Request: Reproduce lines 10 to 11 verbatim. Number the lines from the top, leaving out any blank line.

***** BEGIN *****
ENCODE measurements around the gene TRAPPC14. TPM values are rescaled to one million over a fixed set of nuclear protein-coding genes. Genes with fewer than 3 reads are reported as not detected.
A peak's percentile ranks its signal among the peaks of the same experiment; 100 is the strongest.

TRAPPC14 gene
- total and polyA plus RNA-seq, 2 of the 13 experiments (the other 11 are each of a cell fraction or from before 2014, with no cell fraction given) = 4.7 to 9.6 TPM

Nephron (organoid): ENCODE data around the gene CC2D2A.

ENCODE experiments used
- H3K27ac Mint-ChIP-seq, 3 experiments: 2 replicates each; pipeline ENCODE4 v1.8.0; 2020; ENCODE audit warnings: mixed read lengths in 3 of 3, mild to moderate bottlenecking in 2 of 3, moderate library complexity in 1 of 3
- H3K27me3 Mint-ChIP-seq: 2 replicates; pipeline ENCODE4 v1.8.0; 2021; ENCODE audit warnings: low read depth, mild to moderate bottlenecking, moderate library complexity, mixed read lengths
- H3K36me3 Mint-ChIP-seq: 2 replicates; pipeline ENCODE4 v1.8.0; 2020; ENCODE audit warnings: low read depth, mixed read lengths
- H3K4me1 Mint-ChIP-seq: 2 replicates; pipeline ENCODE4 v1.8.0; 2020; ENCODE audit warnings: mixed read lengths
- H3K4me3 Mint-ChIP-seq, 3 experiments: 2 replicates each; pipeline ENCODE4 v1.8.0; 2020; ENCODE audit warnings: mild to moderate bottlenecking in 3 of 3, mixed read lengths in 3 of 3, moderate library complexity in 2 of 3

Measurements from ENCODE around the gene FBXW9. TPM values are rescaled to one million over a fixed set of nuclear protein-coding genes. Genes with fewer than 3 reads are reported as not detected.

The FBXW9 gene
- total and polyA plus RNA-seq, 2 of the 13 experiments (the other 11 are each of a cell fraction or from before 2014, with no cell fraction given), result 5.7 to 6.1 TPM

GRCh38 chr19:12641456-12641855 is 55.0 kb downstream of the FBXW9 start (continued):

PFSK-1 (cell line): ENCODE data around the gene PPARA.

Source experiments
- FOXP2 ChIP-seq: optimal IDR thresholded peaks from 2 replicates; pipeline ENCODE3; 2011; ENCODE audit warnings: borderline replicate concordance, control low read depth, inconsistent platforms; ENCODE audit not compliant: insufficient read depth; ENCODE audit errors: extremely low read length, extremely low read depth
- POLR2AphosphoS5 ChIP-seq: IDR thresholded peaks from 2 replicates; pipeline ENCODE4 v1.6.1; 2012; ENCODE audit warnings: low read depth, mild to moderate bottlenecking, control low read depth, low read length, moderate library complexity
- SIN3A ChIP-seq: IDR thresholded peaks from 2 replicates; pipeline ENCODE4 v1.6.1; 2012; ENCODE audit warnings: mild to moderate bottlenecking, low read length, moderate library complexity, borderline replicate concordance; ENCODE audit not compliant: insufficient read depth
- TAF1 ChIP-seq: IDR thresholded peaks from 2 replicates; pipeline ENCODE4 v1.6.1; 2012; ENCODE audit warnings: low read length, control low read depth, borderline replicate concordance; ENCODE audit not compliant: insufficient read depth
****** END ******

- H3K4me1 Mint-ChIP-seq: 2 replicates; pipeline ENCODE4 v1.8.0; 2020; ENCODE audit warnings: mixed read lengths
- H3K4me3 Mint-ChIP-seq, 3 experiments: 2 replicates each; pipeline ENCODE4 v1.8.0; 2020; ENCODE audit warnings: mild to moderate bottlenecking in 3 of 3, mixed read lengths in 3 of 3, moderate library complexity in 2 of 3